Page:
Additionally, a method is disclosed for removing heat from printed circuit boards by means of a heat exchanger that is laminated to the top or bottom sides of, or within, the structure of the board. An apparatus for executing this method is further disclosed. Said apparatus includes a thin heat-accepting heat exchanger, though which at least one array of microchannels is constructed. Said thin heat exchanger is capable of withstanding internal pressure of up to 6,000 psi, which permits the use of a wide variety of heat-transfer fluids, including such fluids as water, carbon dioxide, hydrocarbons, chlorofluocarbons, fluorinated hydrocarbons, ammonia and sulfur dioxide. The heat exchanger is formed from the materials from the group consisting of metallic, ceramic, polymeric or combination thereof.

An apparatus for cooling a device that includes a mechanism to impel a heat-transfer fluid, which can be a pump or compressor; at least one heat-rejecting heat exchanger; at least one heat-accepting heat exchanger that is laminated to a printed circuit board and which may be in contact with thermal vias that extend to the heat emitting device on the board surface; and fluid connections among these elements.

The printed circuit board itself may hold more than one heat emitting device, many, if not all, of which are cooled by the laminated heat acceptor.

BRIEF DESCRIPTION OF THE DRAWINGS

The drawings are provided to illustrate some of the embodiments of the disclosure. It is envisioned that alternate configurations of the embodiments of the present disclosure maybe adopted without deviating from the disclosure as illustrated in these drawings.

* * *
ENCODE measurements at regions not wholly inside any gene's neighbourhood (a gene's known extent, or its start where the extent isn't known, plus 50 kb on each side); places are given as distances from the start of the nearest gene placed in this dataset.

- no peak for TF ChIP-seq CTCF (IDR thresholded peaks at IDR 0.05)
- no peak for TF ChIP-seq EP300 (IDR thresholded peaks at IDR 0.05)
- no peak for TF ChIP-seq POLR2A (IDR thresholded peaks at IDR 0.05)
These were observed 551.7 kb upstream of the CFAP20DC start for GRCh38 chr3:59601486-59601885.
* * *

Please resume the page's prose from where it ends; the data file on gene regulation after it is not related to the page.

A detailed description of the disclosure follows with reference to the following drawings:

FIG. 1 is a schematic representation of the microcooler for electronics cooling that utilizes a pump.

FIG. 2 is a schematic representation of the microcooler for electronics cooling that does not utilize a pump.

FIG. 3 presents an overall schematic of a pumped cooling system as in FIG. 1, showing a typical printed circuit board through which a microchannel heat exchanger is placed.

FIG. 4 shows a typical printed circuit board having a central heat-emitting processor, along with peripheral surface-mounted devices, and with a thin-plate microchannel heat exchanger laminated within. A cross-sectional detail A shows a pattern of microchannels emerging from the end of the board.

FIG. 5 describes the channel construction in cross-sectional view.

FIG. 6 shows the positioning of a microchannel heat exchanger, in cross-sectional view, within a printed circuit board

FIG. 7 presents performance data for a thin microchannel cooling system.

FIG. 8 depicts a typical server mother board, showing the positions of heat-generating integrated circuits, with the route of embedded microchannels shown in a shaded path.

DETAILED DESCRIPTION

Description

The present disclosure provides novel methods and apparatuses for cooling using a fluid near or above its critical pressure. The cooling methods herein relate to a sealed, closed loop for circulation of a fluid. The cooling system is comprised of at least one heat exchanger and may include a pump. All components may be connected within a closed circuit and may be integrated into one package or distributed throughout the device. The apparatus provides a means of cooling devices, including, but not limited to, electrical and electronic devices, and other devices and components having at least an integrated circuit or embedded control. Examples of such devices include electrical, electronic or optical elements within an appliance or the appliance itself, with at least an integrated circuit or embedded control that generates heat, including computers, servers, telecommunications switchgear, radio frequency devices, lasers and numerous other types of electronic equipment, medical equipment, military hardware and many more items that are generally compact in design.